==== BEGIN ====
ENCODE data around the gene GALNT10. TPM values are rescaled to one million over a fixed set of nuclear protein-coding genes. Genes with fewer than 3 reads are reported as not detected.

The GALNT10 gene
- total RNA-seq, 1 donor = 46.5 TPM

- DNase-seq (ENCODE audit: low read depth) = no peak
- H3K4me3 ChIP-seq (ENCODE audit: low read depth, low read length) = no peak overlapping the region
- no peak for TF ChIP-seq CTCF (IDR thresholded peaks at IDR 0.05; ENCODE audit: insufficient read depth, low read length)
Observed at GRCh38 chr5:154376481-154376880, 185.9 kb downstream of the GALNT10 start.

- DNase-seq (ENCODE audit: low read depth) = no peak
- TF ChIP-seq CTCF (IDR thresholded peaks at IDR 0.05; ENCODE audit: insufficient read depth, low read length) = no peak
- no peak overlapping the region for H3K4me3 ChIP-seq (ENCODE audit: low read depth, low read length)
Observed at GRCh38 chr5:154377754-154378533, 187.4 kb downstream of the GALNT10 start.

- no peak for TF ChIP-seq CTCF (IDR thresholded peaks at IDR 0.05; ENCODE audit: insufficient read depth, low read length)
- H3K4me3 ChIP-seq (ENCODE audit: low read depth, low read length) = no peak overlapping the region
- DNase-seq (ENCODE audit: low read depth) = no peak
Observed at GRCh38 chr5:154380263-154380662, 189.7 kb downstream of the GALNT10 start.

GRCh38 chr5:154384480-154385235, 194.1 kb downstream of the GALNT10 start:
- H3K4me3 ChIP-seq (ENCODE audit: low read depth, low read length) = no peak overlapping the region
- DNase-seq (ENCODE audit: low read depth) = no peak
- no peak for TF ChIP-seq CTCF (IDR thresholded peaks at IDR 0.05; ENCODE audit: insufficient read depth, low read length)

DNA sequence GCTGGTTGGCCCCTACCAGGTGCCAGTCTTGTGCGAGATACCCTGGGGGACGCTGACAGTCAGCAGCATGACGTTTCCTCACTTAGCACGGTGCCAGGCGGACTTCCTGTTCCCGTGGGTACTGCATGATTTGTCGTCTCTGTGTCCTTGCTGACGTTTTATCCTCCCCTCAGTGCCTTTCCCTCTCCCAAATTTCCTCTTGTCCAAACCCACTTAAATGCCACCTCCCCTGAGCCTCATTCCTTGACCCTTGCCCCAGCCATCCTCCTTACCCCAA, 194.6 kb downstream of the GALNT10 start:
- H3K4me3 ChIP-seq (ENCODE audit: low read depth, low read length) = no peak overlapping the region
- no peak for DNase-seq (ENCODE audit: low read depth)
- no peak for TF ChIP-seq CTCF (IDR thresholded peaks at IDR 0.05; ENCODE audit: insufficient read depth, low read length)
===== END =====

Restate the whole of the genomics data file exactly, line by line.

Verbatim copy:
ENCODE data around the gene GALNT10. TPM values are rescaled to one million over a fixed set of nuclear protein-coding genes. Genes with fewer than 3 reads are reported as not detected.

The GALNT10 gene
- total RNA-seq, 1 donor = 46.5 TPM

- DNase-seq (ENCODE audit: low read depth) = no peak
- H3K4me3 ChIP-seq (ENCODE audit: low read depth, low read length) = no peak overlapping the region
- no peak for TF ChIP-seq CTCF (IDR thresholded peaks at IDR 0.05; ENCODE audit: insufficient read depth, low read length)
Observed at GRCh38 chr5:154376481-154376880, 185.9 kb downstream of the GALNT10 start.

- DNase-seq (ENCODE audit: low read depth) = no peak
- TF ChIP-seq CTCF (IDR thresholded peaks at IDR 0.05; ENCODE audit: insufficient read depth, low read length) = no peak
- no peak overlapping the region for H3K4me3 ChIP-seq (ENCODE audit: low read depth, low read length)
Observed at GRCh38 chr5:154377754-154378533, 187.4 kb downstream of the GALNT10 start.

- no peak for TF ChIP-seq CTCF (IDR thresholded peaks at IDR 0.05; ENCODE audit: insufficient read depth, low read length)
- H3K4me3 ChIP-seq (ENCODE audit: low read depth, low read length) = no peak overlapping the region
- DNase-seq (ENCODE audit: low read depth) = no peak
Observed at GRCh38 chr5:154380263-154380662, 189.7 kb downstream of the GALNT10 start.

GRCh38 chr5:154384480-154385235, 194.1 kb downstream of the GALNT10 start:
- H3K4me3 ChIP-seq (ENCODE audit: low read depth, low read length) = no peak overlapping the region
- DNase-seq (ENCODE audit: low read depth) = no peak
- no peak for TF ChIP-seq CTCF (IDR thresholded peaks at IDR 0.05; ENCODE audit: insufficient read depth, low read length)

DNA sequence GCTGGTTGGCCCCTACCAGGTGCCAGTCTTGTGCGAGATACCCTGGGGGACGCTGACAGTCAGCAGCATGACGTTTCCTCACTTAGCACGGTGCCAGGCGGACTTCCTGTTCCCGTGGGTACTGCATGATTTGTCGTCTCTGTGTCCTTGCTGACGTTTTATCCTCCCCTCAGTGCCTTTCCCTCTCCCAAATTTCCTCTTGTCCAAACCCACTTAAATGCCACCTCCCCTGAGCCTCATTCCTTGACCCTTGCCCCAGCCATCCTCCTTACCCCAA, 194.6 kb downstream of the GALNT10 start:
- H3K4me3 ChIP-seq (ENCODE audit: low read depth, low read length) = no peak overlapping the region
- no peak for DNase-seq (ENCODE audit: low read depth)
- no peak for TF ChIP-seq CTCF (IDR thresholded peaks at IDR 0.05; ENCODE audit: insufficient read depth, low read length)